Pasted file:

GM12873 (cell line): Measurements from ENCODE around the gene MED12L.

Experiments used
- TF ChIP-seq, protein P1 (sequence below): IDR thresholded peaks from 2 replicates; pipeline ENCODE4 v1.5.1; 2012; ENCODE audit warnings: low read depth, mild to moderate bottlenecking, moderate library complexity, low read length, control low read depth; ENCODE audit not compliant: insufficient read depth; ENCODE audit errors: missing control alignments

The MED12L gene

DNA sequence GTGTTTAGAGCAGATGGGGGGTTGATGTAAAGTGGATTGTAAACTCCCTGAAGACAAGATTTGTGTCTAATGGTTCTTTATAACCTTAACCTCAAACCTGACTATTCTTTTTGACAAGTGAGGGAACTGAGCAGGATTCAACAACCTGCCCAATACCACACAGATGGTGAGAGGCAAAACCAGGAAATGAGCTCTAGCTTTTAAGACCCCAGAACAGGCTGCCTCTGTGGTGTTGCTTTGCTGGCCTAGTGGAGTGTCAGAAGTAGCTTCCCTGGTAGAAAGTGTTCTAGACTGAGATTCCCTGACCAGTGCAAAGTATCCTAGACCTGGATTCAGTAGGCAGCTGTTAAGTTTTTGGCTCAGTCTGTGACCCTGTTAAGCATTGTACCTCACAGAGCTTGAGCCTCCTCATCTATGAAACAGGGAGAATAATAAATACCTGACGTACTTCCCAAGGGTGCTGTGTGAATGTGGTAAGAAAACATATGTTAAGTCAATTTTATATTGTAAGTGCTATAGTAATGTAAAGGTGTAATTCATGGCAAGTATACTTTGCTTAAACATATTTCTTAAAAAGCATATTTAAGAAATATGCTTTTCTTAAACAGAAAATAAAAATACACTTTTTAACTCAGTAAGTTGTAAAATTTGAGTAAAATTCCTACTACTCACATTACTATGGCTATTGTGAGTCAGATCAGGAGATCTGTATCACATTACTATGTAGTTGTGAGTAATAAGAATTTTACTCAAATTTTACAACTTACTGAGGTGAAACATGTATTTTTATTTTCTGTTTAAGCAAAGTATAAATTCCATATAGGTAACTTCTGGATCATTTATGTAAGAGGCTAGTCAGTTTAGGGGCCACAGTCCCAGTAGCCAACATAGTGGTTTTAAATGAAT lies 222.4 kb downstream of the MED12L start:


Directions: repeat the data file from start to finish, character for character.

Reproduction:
GM12873 (cell line): Measurements from ENCODE around the gene MED12L.

Experiments used
- TF ChIP-seq, protein P1 (sequence below): IDR thresholded peaks from 2 replicates; pipeline ENCODE4 v1.5.1; 2012; ENCODE audit warnings: low read depth, mild to moderate bottlenecking, moderate library complexity, low read length, control low read depth; ENCODE audit not compliant: insufficient read depth; ENCODE audit errors: missing control alignments

The MED12L gene

DNA sequence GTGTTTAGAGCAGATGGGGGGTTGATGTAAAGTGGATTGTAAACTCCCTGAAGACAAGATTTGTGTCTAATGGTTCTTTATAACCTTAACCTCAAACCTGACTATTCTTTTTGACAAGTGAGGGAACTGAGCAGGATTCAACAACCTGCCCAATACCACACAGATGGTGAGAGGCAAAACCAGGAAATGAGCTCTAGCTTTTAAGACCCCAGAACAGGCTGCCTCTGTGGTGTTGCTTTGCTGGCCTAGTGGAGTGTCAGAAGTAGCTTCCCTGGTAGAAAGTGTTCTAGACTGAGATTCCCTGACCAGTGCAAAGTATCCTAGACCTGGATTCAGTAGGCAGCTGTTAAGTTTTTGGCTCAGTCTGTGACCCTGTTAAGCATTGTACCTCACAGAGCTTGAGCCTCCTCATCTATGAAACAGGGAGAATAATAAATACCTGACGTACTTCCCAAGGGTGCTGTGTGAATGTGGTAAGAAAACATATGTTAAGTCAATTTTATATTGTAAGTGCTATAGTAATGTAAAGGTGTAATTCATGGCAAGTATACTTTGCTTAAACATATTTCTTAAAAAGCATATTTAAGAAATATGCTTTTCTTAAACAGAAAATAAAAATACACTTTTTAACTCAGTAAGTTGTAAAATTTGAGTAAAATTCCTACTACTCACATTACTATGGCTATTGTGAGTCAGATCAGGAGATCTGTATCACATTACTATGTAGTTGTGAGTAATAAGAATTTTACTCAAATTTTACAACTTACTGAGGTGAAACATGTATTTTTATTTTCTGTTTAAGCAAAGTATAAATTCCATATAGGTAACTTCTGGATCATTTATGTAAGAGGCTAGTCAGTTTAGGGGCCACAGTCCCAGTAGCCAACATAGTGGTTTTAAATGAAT lies 222.4 kb downstream of the MED12L start: